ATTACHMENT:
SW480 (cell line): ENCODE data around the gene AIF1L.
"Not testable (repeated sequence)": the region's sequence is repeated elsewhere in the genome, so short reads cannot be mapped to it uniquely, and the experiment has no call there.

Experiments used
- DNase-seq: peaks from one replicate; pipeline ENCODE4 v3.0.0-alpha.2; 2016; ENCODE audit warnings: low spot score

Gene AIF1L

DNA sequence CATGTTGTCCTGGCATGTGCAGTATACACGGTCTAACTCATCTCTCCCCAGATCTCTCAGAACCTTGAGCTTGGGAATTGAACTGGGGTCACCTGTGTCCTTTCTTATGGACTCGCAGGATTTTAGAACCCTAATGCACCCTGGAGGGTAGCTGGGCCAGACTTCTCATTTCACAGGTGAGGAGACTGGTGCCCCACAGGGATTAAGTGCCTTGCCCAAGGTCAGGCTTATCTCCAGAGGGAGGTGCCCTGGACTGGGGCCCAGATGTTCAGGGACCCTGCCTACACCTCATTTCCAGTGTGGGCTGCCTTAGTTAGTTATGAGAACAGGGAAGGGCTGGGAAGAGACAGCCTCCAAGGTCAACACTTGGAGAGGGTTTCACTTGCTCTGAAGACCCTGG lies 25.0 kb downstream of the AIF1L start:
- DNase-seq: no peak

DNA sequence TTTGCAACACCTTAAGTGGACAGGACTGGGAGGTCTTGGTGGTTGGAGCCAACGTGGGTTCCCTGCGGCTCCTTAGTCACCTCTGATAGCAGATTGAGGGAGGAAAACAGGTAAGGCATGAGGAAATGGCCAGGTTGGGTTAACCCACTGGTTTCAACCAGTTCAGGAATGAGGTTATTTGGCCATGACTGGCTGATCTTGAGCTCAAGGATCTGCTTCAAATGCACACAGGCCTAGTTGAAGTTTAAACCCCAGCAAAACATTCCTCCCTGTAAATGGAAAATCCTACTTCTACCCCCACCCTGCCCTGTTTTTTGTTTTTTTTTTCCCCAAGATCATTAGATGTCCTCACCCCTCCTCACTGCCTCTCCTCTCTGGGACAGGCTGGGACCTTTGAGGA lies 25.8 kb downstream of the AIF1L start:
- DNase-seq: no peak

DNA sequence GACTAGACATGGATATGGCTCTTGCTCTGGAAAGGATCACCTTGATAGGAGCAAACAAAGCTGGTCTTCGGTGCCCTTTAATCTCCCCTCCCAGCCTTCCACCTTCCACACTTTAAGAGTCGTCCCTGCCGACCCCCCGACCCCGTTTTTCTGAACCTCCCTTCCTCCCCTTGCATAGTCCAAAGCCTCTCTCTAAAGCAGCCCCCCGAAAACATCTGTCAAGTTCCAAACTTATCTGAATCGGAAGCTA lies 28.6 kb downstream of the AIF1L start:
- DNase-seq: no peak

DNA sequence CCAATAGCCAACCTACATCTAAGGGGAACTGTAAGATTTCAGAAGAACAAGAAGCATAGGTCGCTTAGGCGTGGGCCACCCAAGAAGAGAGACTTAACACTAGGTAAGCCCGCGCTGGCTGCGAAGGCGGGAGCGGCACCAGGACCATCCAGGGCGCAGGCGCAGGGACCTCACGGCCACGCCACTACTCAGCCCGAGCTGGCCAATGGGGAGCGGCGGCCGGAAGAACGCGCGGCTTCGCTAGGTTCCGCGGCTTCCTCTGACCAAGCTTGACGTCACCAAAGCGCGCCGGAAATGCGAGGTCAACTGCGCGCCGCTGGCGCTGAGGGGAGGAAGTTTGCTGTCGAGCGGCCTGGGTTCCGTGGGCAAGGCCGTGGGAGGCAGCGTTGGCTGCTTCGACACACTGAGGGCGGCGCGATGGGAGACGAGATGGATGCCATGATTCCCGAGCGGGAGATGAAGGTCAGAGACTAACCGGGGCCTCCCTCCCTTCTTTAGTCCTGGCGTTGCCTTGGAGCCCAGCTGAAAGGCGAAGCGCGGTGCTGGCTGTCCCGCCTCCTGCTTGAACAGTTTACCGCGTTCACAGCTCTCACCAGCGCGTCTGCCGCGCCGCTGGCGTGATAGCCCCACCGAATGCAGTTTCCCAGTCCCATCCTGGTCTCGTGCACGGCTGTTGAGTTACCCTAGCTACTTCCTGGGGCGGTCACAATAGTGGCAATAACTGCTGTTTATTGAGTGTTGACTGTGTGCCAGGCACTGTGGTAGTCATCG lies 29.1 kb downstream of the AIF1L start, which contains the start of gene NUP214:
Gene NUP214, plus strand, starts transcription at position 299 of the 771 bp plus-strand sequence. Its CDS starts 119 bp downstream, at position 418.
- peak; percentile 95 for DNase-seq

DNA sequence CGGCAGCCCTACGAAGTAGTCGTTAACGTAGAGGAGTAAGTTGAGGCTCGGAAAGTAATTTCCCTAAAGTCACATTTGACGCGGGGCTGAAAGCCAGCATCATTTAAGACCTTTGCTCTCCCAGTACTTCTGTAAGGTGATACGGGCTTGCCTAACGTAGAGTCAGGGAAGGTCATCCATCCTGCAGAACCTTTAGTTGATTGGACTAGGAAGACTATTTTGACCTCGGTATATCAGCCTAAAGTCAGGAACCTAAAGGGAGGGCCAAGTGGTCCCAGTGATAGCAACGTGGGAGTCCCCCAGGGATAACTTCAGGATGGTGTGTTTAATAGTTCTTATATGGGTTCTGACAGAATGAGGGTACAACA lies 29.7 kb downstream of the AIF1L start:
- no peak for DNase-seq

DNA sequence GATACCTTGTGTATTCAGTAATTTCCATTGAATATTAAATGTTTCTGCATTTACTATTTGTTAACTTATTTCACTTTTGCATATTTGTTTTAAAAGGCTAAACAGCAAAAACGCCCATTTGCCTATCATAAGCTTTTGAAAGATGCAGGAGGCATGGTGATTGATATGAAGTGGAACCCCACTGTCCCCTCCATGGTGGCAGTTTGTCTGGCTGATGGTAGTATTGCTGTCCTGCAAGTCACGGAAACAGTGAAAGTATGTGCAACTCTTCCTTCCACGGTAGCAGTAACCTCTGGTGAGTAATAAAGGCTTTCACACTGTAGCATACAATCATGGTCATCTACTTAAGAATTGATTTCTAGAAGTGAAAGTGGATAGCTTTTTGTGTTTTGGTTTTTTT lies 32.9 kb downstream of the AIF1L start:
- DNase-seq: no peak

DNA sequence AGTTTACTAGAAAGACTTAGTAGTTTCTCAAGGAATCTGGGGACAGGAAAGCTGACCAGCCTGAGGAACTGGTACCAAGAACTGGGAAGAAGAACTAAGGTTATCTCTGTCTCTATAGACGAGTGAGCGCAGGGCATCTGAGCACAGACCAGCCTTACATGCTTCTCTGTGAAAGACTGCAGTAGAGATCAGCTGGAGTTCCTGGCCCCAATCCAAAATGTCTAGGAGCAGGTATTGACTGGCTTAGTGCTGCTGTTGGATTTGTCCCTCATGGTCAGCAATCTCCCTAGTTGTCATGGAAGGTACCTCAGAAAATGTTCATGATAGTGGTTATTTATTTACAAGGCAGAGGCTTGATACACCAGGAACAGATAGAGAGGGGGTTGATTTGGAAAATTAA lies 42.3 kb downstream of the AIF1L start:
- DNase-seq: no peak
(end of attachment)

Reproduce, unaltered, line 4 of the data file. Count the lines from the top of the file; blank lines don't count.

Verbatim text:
- DNase-seq: peaks from one replicate; pipeline ENCODE4 v3.0.0-alpha.2; 2016; ENCODE audit warnings: low spot score